The qRT-PCR showed a significant reduction in viral yield compared to untreated cells up to the 7th day after infection (Figures (Figures55 and and6).6). The analysis by plaque assay was again in agreement with qRT-PCR (data not shown).
Viral replication in Vero-infected cells was impaired by the addition of CLQ at 1 hour after infection and at 12-hour intervals after infection. With this approach, both the plaque assay and qRT-PCR showed a statistically significant reduction in viral yield similar to obtained for cells exposed to CLQ at 24-hour intervals.
We report here data showing that CLQ is an effective antiviral agent for DENV-2 under cell culture condition. The inhibitory effect was observed when the drug was added 1h after the initiation of infection, probably due to the increase of the endosomes pH and thus subverting the ongoing fusion events between virus envelope and endosome membranes. These results suggest that CLQ could have a potential for therapeutic use against dengue virus and even against other viruses that penetrate cells by endocytosis. In that sense, some studies have shown that CLQ inhibits SARS coronavirus (SARS-CoV) replication in vitro [6, 7]. In addition, di Trani et al.  tested the antiviral effects of CLQ in vitro against selected human and avian viruses belonging to different subtypes and displaying different pH requirements. Those authors found that CLQ had inhibitory effect against the viruses when the drug had been added at the time of infection and the effect was lost after 2-hour postinfection. Finally, Eng et al.  reported that CLQ is able to inhibit influenza A virus replication in vitro.
CLQ is a safe drug with over half a century of use in the treatment of malaria; therefore, the implementation of a protocol to use it in dengue treatment would not be a problem. Since there is a correlation between high viral load and development of DHF/DSS , the use of CLQ to treat dengue virus infection as soon as the patients present the dengue symptoms could prevent the development of the severe forms of the disease due to the reduction of dengue viremia. Furthermore, due to its interference with TNF-α cytotoxicity , CLQ would probably reduce the inflammatory symptoms, such as high fever and backache, associated with dengue.
The inhibitory effect of CLQ on virus replication in mammalian cells has already been studied with other viruses. This drug has been used to control infection with coronavirus (SARS-CV), the etiologic agent of severe acute respiratory syndrome (SARS) in nonhuman primate cells (Vero) . It was also used to inhibit the replication of human immunodeficiency virus (HIV-1) in lineages of monocytes and lymphocytes  and lineages of H9 cells . Furthermore, CLQ has been used to inhibit Kunjin virus replication in cells of nonhuman primates (Vero) .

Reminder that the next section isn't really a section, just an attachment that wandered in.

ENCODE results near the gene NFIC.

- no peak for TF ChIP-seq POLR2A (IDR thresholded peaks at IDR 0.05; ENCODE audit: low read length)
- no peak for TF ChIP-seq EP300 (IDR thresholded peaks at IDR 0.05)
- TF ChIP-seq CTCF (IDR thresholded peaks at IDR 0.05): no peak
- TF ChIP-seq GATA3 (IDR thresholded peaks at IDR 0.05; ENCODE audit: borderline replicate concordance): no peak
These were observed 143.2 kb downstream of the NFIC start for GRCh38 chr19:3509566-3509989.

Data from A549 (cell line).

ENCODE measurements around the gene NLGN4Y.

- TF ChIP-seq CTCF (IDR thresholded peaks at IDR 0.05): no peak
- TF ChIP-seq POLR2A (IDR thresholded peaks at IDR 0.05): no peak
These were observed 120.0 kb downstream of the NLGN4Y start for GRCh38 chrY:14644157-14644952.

Dengue viruses replicate well in C6/36 cells and in other mosquito lines, they are presently used as sensitive assays for virus isolation from patients, and Vero are also permissive cell lines . In the present study, we observed that in experiments carried out with C6/36 cells infected with DENV-2 and treated with CLQ did not reduce the viral load. In 1981, Coombs et al.  observed also that CLQ did not reduce the viral load in experiments carried out with the Sindbis virus in cells of the mosquito Aedes albopictus. Hernandez et al.  obtained similar results when they used CLQ to inhibit replication of the Sindbis virus. Two explanations are possible for these findings: (i) CLQ does not block endosome acidification in the cells of the mosquito Aedes albopictus, or (ii) CLQ blocks endosome acidification but not the infection of mosquito cells with the Sindbis virus. These facts suggest that the replication of DENV-2 used in our experiments in Aedes albopictus cells occurs possibly by a pathway of intracytoplasmic penetration other than the endosomal one, which was not blocked by CLQ.
Taken together with the data obtained in these studies, our results suggest that CLQ interferes in DENV-2 virus replication in Vero cells culture but not in C6/36 cells.
Thus, as chloroquine is considered a safe and effective drug, used to treatment many diseases, including malaria, their therapeutic use is promising because it was shown in this study that the drug has significant antiviral effect on the replication of dengue-2 virus in cells culture.
All authors declare that they have no conflict of interests.
This study was supported by FAPESP (São Paulo Foundation for Research) (Grant no. 05/04450-4). K. J. S. Farias was supported by a FAPESP fellowship (Grant no. 04/03635-8).